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This section has me confused. Per my building code, I need the foam covered by a fire rated material. Fire rated material can also be drywall and some bat insulations. But why would I want to cover foam board insulation with drywall or more insulation in a crawlspace?
A barrier between the foam board and fire.
Thermax has 1.25 mil foil on one side and 0.9 mil foil on the other side. This exceeds the 0.41 mil thickness required by R314.5.4.6 (Corrosion-resistant steel having a base metal thickness of 0.016 inch (0.41 mil)).

- Is aluminum foil equal to "corrosion-resistant steel"? Some is I believe, it depends on the thickness of the aluminum, but importantly what is under it - the foam board. Some foam boards are quicker to combust thus more toxic. Can you provide a code reference which states they are equal?
Best to check with the manufacturers and see what they say.

- Since I also need about 5 inches of inspection area on the block wall to check for termite activity, how would this affect the air tightness or moisture accumulating behind the foam per the last sentence in above BSC quote? That's good question.....if I understand, you would need something that is removeable/replaceable to inspect. So, 8' x 5" sections of foam board taped at the seams? I have no idea. Don't you just enjoy how the government makes demands but provides no help in meeting those demands! My thought was to leave the five inch area uncovered, no foam board, for easy inspection. But would that actually affect the sealing of the crawlspace?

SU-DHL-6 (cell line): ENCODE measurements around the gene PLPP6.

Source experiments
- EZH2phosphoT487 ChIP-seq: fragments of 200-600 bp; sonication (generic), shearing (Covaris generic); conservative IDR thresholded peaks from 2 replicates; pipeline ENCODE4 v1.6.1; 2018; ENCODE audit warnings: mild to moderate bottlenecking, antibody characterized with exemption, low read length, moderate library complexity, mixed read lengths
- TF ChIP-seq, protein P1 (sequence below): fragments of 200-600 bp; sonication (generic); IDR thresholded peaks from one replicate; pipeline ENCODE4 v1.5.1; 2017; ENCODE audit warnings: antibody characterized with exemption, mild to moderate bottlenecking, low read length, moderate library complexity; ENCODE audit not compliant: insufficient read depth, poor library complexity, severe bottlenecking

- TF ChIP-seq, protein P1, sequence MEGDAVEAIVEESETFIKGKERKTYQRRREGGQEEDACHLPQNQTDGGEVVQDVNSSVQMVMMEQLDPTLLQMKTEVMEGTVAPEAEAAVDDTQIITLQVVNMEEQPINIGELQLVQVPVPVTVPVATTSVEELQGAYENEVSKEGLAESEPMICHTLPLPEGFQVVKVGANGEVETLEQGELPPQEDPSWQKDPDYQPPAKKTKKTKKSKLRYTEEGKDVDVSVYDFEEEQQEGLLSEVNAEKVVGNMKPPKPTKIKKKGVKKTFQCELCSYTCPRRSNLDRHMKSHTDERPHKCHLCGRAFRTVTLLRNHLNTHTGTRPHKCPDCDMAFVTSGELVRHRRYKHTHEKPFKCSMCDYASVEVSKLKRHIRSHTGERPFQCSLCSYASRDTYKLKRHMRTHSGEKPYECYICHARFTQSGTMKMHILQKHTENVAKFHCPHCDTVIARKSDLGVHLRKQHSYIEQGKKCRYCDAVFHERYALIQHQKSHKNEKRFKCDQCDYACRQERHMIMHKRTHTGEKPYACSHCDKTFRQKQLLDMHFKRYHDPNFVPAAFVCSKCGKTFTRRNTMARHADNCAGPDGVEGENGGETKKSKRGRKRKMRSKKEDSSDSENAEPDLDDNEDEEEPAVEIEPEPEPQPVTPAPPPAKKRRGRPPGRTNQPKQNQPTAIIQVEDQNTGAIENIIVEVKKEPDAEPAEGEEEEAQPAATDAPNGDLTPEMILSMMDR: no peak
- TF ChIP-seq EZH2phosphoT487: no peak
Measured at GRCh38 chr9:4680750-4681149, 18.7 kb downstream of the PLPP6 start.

I think it greatly would! .....warm - cold = condensation. I would think that they would want to have it at the top portion of the foundation to the sill plate, and to me that's the most important area to seal..... and when was the last time you had your 5" area inspected?

- Can anyone explain what R314.6 states about an ignition barrier not being needed if the foam has been tested? Some or most commercial applied spray foams has a fire retardent mixed in with the foam, while it is being applied. This is referenced in R314.5.4 Can you provide a quote from the actual code reference?